I’ve never felt loved, not one single moment in my life, until I arrived in Torey Hope. Every memory I have, from the beginning of my existence, is one of being a bother, an afterthought, and a hassle, disposable. I was only good for the positive gain in social status for others, and when I disappointed again and again, I was pushed aside time after time. Then I knocked on my Uncle Robert’s door and I knew love and acceptance for the first time in my life.

My name is Josie Decker. I’m the unwanted child of Richard Joseph and Corinne Ruth Decker. My father, a business mogul, married my mother for two reasons. First, she was already a highly successful business woman in her own right. Her connections would be good for him; his connections would propel her much higher in the business world. The second reason was that, in addition to the business world, they were both very high up on the social ladder. The wedding of Richard and Corinne Decker was the event of the year in New York; everyone who was anyone clambered to be invited or at least involved in some way. My parents weren’t just high society in New York; they rubbed elbows with billionaires and movie stars out in Los Angeles as well. Even in Tokyo and London the name Decker was associated with wealth and success.

Getting pregnant with me was a tragedy in the eyes of both of my parents. Richard and Corinne did not love each other; they didn’t dislike each other, but they were in the marriage only for mutual status climbing and gratification. I’m not sure how they got pregnant with me; in my entire life I never saw a loving touch between the two of them.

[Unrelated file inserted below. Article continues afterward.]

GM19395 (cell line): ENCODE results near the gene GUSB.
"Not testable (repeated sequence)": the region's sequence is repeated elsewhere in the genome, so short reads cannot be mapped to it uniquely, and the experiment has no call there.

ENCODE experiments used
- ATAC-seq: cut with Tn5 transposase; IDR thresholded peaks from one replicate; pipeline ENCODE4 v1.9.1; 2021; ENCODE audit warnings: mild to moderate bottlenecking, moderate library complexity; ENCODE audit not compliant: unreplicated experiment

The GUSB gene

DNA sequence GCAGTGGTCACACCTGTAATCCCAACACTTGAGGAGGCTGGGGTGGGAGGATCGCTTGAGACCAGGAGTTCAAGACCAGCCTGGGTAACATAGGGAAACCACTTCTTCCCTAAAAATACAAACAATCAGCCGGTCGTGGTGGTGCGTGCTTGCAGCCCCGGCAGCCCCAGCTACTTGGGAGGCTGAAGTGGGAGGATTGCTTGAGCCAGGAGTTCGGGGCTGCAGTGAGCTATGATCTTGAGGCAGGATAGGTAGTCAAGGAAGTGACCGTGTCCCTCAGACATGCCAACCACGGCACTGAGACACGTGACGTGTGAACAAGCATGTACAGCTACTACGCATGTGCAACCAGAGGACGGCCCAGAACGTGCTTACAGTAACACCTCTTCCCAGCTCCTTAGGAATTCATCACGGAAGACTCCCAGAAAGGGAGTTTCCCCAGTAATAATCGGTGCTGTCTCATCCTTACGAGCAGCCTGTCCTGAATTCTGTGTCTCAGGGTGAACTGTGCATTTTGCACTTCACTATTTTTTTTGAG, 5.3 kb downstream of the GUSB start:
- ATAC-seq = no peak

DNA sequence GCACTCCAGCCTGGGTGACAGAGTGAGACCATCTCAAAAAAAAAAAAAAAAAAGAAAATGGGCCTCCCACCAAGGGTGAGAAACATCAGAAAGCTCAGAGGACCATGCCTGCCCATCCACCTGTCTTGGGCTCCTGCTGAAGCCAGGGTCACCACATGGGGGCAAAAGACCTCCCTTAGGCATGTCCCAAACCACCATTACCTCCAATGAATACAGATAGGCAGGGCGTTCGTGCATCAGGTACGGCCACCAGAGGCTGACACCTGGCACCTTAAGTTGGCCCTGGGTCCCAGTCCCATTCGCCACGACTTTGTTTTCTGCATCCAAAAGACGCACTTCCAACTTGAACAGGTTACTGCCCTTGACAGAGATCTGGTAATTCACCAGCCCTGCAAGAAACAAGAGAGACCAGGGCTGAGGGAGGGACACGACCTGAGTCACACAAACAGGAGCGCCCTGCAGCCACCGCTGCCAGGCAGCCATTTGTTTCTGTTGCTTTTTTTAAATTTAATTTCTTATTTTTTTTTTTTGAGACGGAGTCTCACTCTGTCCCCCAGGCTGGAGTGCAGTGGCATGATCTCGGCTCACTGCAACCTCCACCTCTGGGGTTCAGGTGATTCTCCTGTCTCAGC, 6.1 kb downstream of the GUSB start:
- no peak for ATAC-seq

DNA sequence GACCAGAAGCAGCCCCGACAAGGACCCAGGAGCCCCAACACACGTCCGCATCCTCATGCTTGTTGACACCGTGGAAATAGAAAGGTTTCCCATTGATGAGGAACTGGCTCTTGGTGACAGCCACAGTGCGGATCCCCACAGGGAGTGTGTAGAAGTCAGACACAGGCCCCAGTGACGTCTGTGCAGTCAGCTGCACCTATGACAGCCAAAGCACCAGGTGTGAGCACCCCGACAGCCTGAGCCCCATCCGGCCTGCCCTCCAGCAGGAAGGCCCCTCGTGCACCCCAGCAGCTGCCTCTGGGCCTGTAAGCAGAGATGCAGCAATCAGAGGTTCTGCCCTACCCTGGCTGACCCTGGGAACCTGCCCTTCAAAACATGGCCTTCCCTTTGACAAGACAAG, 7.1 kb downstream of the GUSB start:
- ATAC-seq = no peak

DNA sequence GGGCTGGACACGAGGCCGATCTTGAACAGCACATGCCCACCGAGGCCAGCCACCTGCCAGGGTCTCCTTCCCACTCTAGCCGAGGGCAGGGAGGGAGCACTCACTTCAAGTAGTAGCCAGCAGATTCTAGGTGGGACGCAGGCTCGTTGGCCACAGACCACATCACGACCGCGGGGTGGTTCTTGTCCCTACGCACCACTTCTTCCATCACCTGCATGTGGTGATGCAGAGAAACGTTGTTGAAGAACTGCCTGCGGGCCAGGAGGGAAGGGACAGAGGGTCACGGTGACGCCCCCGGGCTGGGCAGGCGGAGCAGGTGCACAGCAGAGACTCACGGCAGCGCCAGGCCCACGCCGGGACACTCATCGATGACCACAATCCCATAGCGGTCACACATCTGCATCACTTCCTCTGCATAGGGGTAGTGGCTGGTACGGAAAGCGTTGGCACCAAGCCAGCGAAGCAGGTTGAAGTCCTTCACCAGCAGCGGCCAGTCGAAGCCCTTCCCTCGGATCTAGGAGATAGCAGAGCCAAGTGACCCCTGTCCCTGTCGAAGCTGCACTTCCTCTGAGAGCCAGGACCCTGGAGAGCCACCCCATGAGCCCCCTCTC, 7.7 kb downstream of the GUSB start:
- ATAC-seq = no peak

The story that was told to me several times over the years was that Corinne had an IUD so she never suspected her early pregnancy symptoms could have been what they were. She was six months along when she finally had to admit that the IUD had failed and she was expecting. Richard was furious with her; how could she let this happen? They couldn’t be saddled with a child if they were going to continue their climb up the business and social ladders. Corinne lashed back that he was just as much at fault; she was devastated at what this would do to her body, her career, and her social standing.

They attended a secret appointment with a doctor they knew from their social circles. Their hopeful idea to terminate the pregnancy was dashed when it was confirmed how far along Corinne was in the pregnancy. My mother told me numerous times over the years that she should have just admitted her symptoms to herself earlier so she could have terminated me. Yeah, love you too, Mother. Seriously, what type of person says that to their child?